Ascend Transport insurance
February 4, 2021

What to know about transporting abnormal loads


Abnormal Loads


Vehicles are usually limited by the Road Vehicles (Construction and Use) Regulations 1986 (“C&U”) in terms of the load they can carry. Long, heavy or wide loads will usually be transport under the Abnormal Indivisible Loads provisions of the Motor Vehicle (Authorisation of Special Types) General Order 2003 (“STGO”).


Abnormal Indivisible loads (AILs) are loads which cannot, without undue expense or risk or damage, be divided into two or more loads for the purpose of carriage on the road and which cannot be carried on vehicles operating within the limitations of the C&U regulations.


Number of Abnormal Loads

Normally, only one abnormal load is permitted to be carried at any one time. However, two or more abnormal loads may be carried on one vehicle provided the loads are from the same place, being delivered to the same place and are of the same character.



A ‘Special Types’ vehicle must not normally exceed 30m, but where a load is carried on a combination of vehicle and trailers, or on a long articulated vehicle, the dimension of 30m is measured excluding the drawing vehicle.



Special Types vehicles are normally permitted to be up to 2.9m but, if necessary to ensure the safe carriage of large loads, they may be up to a 6.1m wide. Anything over 2.9m will require two days notice to be given to each police force which the vehicle passes through. Anything over 3.5m wide will also require an attendant in addition to the two days notice. Anything over 5m wide will require a Special Order from the Highways Agency (in addition to the two days notice and an attendant).



The maximum permissible overall weight of a special types vehicle is 150 tonnes. There are also individual axle and wheel limits which must not be exceeded.


Vehicle Categories and Identification Signs – There are three separate weight categories for abnormal loads and to be displayed on front of vehicle:


STGO Cat 1 for up to 50 tonnes

STGO Cat 2 for up to 80 tonnes

STGO Cat 3 for up to 150 tonnes

Vehicle Excise Duty for Special types Vehicles

Special Types vehicles have a separate VED taxation class


Speed Limits

Special Type vehicles are limited to speed based upon their Category and the type of road. These are as follows:


Vehicle Activity


Dual Carriageway

Other Road

Category 1




Category 2 or 3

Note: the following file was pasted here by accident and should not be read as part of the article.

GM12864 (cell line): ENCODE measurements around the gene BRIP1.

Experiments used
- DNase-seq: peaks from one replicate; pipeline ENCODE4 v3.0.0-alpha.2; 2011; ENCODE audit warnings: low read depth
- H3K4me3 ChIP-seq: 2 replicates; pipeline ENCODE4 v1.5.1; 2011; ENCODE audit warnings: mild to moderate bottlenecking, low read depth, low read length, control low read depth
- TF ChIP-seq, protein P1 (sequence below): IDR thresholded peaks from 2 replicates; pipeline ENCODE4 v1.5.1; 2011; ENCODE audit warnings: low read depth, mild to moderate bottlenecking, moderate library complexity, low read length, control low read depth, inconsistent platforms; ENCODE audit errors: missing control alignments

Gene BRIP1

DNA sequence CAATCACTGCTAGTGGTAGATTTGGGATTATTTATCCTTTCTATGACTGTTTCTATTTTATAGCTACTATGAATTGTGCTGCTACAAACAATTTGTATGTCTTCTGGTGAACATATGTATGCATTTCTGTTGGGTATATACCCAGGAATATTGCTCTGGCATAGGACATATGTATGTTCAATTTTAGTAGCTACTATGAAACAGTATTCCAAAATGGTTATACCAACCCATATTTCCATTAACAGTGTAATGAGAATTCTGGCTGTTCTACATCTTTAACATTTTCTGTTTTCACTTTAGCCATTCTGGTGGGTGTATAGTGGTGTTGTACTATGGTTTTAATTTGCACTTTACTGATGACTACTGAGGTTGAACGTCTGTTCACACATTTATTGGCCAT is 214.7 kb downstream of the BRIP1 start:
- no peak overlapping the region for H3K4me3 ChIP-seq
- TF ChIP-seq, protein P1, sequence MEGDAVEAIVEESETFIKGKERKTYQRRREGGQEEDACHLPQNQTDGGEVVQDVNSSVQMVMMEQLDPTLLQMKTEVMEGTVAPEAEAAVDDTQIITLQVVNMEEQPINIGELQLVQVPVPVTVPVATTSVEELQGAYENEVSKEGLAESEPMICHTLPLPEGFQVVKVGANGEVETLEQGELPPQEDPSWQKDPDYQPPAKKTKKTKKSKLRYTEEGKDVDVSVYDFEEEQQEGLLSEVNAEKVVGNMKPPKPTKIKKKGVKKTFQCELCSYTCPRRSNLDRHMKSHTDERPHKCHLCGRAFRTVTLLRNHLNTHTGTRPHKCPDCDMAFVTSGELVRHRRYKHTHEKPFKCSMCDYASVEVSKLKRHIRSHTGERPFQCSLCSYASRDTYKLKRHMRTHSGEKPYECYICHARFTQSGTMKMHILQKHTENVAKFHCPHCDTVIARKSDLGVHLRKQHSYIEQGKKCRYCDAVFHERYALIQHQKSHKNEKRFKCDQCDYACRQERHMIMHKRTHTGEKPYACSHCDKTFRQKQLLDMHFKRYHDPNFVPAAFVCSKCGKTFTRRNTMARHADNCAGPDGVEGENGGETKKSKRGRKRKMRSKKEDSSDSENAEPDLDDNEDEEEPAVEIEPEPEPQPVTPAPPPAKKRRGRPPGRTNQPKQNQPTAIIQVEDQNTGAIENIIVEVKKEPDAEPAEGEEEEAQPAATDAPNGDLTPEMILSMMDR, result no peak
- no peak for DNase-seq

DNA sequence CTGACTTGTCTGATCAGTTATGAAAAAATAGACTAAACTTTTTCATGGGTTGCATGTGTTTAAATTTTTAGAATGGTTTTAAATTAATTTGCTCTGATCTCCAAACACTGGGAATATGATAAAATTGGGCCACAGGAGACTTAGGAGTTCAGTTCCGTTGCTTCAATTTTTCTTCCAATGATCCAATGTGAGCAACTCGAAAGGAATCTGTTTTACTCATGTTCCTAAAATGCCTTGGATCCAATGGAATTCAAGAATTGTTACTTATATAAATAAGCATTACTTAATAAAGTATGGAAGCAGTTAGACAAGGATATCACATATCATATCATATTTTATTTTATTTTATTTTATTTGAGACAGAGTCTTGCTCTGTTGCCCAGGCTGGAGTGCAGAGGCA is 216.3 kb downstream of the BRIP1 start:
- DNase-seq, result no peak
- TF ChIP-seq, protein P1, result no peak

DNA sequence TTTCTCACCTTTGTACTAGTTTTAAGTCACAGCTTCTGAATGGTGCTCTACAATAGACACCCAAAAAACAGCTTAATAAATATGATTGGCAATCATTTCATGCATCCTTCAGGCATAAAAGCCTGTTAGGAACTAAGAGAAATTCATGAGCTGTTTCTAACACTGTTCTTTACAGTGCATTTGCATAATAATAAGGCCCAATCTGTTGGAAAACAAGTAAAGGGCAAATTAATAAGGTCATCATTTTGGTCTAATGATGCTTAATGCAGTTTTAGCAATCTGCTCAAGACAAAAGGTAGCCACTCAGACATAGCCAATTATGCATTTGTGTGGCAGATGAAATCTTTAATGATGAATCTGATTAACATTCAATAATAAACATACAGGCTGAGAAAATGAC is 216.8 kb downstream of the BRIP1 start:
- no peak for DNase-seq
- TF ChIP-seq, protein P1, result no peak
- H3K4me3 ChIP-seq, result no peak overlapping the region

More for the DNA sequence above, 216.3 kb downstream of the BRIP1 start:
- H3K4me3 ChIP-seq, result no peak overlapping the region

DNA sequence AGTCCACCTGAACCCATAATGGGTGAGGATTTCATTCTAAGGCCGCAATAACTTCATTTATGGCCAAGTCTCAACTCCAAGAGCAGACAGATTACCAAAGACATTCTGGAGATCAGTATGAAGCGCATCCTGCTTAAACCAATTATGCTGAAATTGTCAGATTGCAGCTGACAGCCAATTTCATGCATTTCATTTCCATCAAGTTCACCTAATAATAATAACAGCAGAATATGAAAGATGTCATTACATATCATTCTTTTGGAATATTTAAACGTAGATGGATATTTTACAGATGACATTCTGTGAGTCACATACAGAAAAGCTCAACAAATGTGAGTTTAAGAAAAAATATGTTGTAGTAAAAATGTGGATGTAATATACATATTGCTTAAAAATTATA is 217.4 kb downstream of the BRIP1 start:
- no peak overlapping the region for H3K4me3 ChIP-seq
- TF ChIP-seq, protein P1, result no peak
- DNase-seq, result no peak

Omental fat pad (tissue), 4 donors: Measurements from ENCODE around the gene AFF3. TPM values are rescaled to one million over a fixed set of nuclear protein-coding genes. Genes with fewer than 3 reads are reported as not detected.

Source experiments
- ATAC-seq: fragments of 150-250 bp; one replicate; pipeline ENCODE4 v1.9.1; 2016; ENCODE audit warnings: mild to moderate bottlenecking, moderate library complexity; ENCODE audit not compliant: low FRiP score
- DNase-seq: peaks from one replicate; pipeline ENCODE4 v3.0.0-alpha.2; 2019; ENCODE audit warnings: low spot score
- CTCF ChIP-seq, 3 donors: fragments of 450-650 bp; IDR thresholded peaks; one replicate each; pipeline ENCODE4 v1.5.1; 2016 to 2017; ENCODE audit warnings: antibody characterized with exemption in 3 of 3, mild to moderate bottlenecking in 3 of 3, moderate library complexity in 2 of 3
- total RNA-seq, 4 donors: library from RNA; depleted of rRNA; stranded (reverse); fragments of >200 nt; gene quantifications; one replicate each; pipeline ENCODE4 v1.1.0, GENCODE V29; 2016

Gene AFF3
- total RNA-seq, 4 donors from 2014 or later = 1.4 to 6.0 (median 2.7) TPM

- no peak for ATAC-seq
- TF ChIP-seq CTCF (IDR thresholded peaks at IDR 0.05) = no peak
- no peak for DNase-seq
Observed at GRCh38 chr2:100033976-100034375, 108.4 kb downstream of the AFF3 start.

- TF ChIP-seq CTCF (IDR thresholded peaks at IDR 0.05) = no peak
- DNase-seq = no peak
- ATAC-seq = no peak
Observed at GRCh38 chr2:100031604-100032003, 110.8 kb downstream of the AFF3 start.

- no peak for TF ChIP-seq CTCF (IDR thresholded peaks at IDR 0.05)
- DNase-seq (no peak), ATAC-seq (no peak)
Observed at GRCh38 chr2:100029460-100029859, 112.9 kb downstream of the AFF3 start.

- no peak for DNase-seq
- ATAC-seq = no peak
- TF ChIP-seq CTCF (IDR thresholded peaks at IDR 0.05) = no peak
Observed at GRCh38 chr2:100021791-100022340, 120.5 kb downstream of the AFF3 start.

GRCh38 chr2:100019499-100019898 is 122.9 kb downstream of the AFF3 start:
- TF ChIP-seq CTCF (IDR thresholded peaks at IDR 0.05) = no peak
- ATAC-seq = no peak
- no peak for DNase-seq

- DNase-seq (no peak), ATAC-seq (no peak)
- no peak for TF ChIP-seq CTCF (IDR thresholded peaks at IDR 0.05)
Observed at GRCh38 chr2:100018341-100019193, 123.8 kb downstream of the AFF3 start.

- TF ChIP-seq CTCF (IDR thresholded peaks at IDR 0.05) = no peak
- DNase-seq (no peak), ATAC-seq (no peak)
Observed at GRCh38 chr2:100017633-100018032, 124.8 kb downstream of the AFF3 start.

Vehicles carrying wide loads (i.e. over 4.3m) are restricted to yet slower speeds.



An attendant must be carried on Special Types vehicles if:


(i) The vehicle or load is more than 3.5m wide (ii) Overall length of the vehicle is more than 18.75m (iii) Length of vehicle and trailer exceeds 25.9m (iv) Load projects more than 2m beyond the front of the vehicle (v) Load projects more than 3.05m beyond the rear of the vehicle


Police Notification

The police force through which a Special Types combination is to be moved, must be given two clear days’ notice if:


(i) Vehicle or load is more than 3m wide; (ii) Vehicle or load is more than 18.75m (excluding tractor unit in articulation combination); (iii) Combination of vehicle and trailer, including projections, is more than 2.9m long; (iv) Load projections are more than 3.05m to front or rear; (v) Gross weight of vehicle and load is more than 80 tonnes.


Notification of highway and bridge authorities

If a Special Types vehicle and load weighs more than 80 tonnes (i.e. category 2 or 3), or the weight imposed on the road by the wheels of such a vehicle exceeds the maximum limit in the C&U regulation, then the following notices must be given to the Highway and Bridge Authorities for the areas through which the vehicle is intended to pass:


(i) 5 clear days, or (ii) 2 clear days (if only C&U axle weight limit is exceeded).


Any vehicle over 44 tonnes must be moved off a bridge as soon as possible (if it has to stop on it). If it has broken down, then the advice of the bridge authority must be sought before the vehicle is jacked up.


The Operator is also required to indemnify the authorities against damage to any road or bridge which it passes over.


Marker Boards


These must be carried in accordance with the requirements and confirm to the dimensions and colours required. They should also be indirectly illuminated at night.


Side projections

Where an AIL:

– Extends 305mm, or more, on one or both sides of the vehicle, or exceeds 2.9m overall, then the police must be given two clear days’ notice, and end marker boards must be displayed front and rear within 50mm of the edge of the load.

– Exceeds 3.5m then police notification, end marker boards and an attendant are required.


Forward Projections

Where a load projects more than:

– 2m beyond the front of the vehicle: approved side and end marker boards and an attendant.

– 3.0m beyond the front of the vehicle: police must be given two days’ notice of its movement, side and end approved marker boards and an attendant.

– More than 4.5m beyond the front: the requirements mentioned above must be observed and additional side marker boards must be carried within 2.5m of the first set of side markers.

Rearward Projections

When a load projects the rear of the vehicle by more than:


– 1m: it must be rendered clearly visible

– 2m: an end marker board must be displayed

– 3.05m: police must be notified, attendant must be carried and approved side and end marker boards displayed.

– 5m: additional side marker boards must be carried within 3.5m of the first set of side markers.